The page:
The turn to blackfish may be particularly acute in the Long Island Sound, where lobstermen have never recovered after a major die-off in the winter of 1999-2000. Officers like LaCroix and Powers frequently write tickets for violations involving lobster pots, which, besides bait and tackle, are the primary means?both legal and illegal?to catch tautog.

"Years ago, it was kind of a bycatch in the lobster pots; people threw it away because it wasn't worth a lot of money?maybe a nickel a pound. Then the price goes up, and it becomes a targeted species," says Jim King, a lobsterman and trustee in the town of Southhold, Long Island.

At the Chinatown restaurant, as soon as LaCroix begins to write a ticket, the manager bolts. "They speak English until the minute you try to ask them about blackfish," LaCroix mutters. When the manager returned, he was told he had to appear in court on February 28.

The officers shoo away a crowd of onlookers that have gathered around the unmarked truck filled with snow-covered fish. Then they speed off to the Bowery Mission, a Chinatown homeless shelter where they planned to deliver the day's catch, Robin Hood style. But to the officers' chagrin, the shelter, apparently stocked with blackfish from a raid the previous week, turns down the offer.

"Blackfish are a casualty of this war," says Powers, who, like LaCroix, fishes for sport upstate. "We just hate to see a good fish go to waste."
 

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Discussion Starter · #2 ·
Interesting. Thread after thread b!tching and moaning about the blackfish problem and no enforcement, who's fault it is, just go down to Chinatown and you'll see it first hand, yadda, yadda, yadda. Then a story about the DEC actually out there doing what everyone has been whining for them to do and not a peep. 60+ views and not even a
for these two ECOs doing exactly what everyone has been whining for them to do. Priceless!:mad:
 

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TOUGH JOB

I am glad to see they are trying, unfortunatly, N.Y.S. limits the DEC with money restrictions they will never have enough officers to make a dent, in the poaching problem.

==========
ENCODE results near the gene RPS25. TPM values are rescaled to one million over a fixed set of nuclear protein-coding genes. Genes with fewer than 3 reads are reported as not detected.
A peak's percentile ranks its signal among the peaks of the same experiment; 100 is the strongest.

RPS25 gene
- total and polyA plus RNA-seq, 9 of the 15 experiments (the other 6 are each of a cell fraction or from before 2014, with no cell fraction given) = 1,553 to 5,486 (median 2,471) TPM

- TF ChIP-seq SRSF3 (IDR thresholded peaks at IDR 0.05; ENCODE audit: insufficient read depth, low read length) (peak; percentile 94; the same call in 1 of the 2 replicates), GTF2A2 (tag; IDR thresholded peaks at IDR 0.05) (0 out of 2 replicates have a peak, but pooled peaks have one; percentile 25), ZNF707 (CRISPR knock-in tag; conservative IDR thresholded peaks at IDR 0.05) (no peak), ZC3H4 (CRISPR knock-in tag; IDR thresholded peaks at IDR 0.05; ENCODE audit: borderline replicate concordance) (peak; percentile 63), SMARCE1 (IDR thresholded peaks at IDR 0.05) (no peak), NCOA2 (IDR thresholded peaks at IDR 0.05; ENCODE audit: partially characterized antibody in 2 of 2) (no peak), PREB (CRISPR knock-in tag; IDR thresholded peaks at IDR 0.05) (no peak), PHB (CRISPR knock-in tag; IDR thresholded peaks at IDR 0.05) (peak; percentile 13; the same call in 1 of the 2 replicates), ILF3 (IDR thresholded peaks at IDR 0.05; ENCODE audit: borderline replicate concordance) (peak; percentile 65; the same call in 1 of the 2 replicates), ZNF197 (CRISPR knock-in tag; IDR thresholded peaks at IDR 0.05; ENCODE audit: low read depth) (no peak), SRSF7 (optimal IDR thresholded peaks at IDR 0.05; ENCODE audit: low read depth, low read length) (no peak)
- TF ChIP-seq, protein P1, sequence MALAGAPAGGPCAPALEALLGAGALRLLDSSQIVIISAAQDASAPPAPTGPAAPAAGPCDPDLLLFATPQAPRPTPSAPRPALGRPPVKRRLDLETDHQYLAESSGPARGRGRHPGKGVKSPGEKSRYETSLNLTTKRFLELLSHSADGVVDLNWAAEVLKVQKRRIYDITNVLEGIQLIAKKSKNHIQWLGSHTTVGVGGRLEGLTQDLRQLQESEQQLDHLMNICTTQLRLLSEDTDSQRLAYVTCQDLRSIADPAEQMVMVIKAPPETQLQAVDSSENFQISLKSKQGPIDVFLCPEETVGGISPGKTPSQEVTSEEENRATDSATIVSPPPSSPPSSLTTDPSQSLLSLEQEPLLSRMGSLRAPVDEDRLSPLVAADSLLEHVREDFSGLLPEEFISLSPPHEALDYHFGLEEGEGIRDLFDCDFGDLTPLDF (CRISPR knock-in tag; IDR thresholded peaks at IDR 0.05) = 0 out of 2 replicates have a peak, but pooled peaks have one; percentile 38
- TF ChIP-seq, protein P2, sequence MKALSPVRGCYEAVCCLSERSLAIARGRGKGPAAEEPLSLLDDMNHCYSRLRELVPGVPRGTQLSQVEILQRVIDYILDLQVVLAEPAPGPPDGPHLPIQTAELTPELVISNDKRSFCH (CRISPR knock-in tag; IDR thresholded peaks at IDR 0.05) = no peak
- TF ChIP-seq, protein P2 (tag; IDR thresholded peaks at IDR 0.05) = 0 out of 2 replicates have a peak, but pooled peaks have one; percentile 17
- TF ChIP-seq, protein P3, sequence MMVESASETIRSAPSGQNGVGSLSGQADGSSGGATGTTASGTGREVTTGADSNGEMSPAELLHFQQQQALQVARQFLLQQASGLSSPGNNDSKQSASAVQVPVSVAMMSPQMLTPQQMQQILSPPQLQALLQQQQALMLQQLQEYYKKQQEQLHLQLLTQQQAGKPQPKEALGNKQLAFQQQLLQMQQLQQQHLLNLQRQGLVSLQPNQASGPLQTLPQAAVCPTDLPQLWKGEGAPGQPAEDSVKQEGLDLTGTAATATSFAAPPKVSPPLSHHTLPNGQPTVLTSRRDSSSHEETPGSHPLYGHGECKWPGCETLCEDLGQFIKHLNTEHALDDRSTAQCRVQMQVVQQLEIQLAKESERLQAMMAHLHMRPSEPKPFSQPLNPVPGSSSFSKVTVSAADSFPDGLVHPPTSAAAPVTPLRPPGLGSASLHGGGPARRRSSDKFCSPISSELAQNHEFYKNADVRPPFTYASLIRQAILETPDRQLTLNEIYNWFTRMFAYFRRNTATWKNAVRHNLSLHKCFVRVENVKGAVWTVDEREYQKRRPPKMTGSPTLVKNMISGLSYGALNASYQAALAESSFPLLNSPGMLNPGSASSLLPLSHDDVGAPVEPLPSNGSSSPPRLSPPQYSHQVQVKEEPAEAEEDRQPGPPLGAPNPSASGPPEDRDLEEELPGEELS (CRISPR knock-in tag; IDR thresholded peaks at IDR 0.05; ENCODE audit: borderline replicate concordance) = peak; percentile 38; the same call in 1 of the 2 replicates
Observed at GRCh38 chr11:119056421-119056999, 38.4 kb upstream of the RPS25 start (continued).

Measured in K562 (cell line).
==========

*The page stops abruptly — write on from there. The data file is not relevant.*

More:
If the DEC was able to put all collected fine money back into the DEC then they would be able to hire more officers and give them a raise in pay.
I would have taken that job years ago but back then the pay was like 19 K a year, could not survive on that, nor what they pay today
 

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Good job, we need more of these guys out on the streets, if demand goes down supply will go down as well.

But what gets me is they are letting the blackfish die, why not drop them into a cooler with some water in it and an aerator maybe, and immediately drop them off into NY harbor. Blackfish are hardy fish and should survive.
 

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Doin there Job

That's what they are suppose to be doing. Now they are heros?:rolleyes:

I don't blame the indivdual DEC officer, the blame falls on the person who hands out the assigments.

If they really wanted to do the job the right way there would be a task force assigned to this at least twice a week on random days.

Sounds like a P/R move more then anything.

This post edited by baywatch 10:03 AM 01/23/2008
 

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The 5 gallon bucket the dec officer was standing on filled with some water from the tank and a short ride to the east river and these fish would be alive.Cmon dec guys good work but try a little harder its the fish that this is all about isnt it?
 

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Naywatch, the task force is a great idea. After a few months they would get the message, then the task force can be temporarily disbanded for a month or two, then start up again. With all the fines they hand out the officers would not only pay their salaries but make a profit for the State as well. !

Letting the blackfish die was a real shame. Why do that, and why donate them to the very same people who are a contributing factor in this problem. Now they get their prized steamed blackfish for free.

I'm all for conservation, more probably so then most, but the DEC works really, really ass backwards.
 

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One small step for the DEC, one futile gesture for togkind :)

Anyone want to put odds on the manager showing up at the hearing or a fine ever being collected?

Maybe if DEC shows up on a daily basis with ICE, someone will drop a dime on the suppliers and they could work up the foodchain to shut the trade down.
 

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Discussion Starter · #13 ·
baywatch wrote: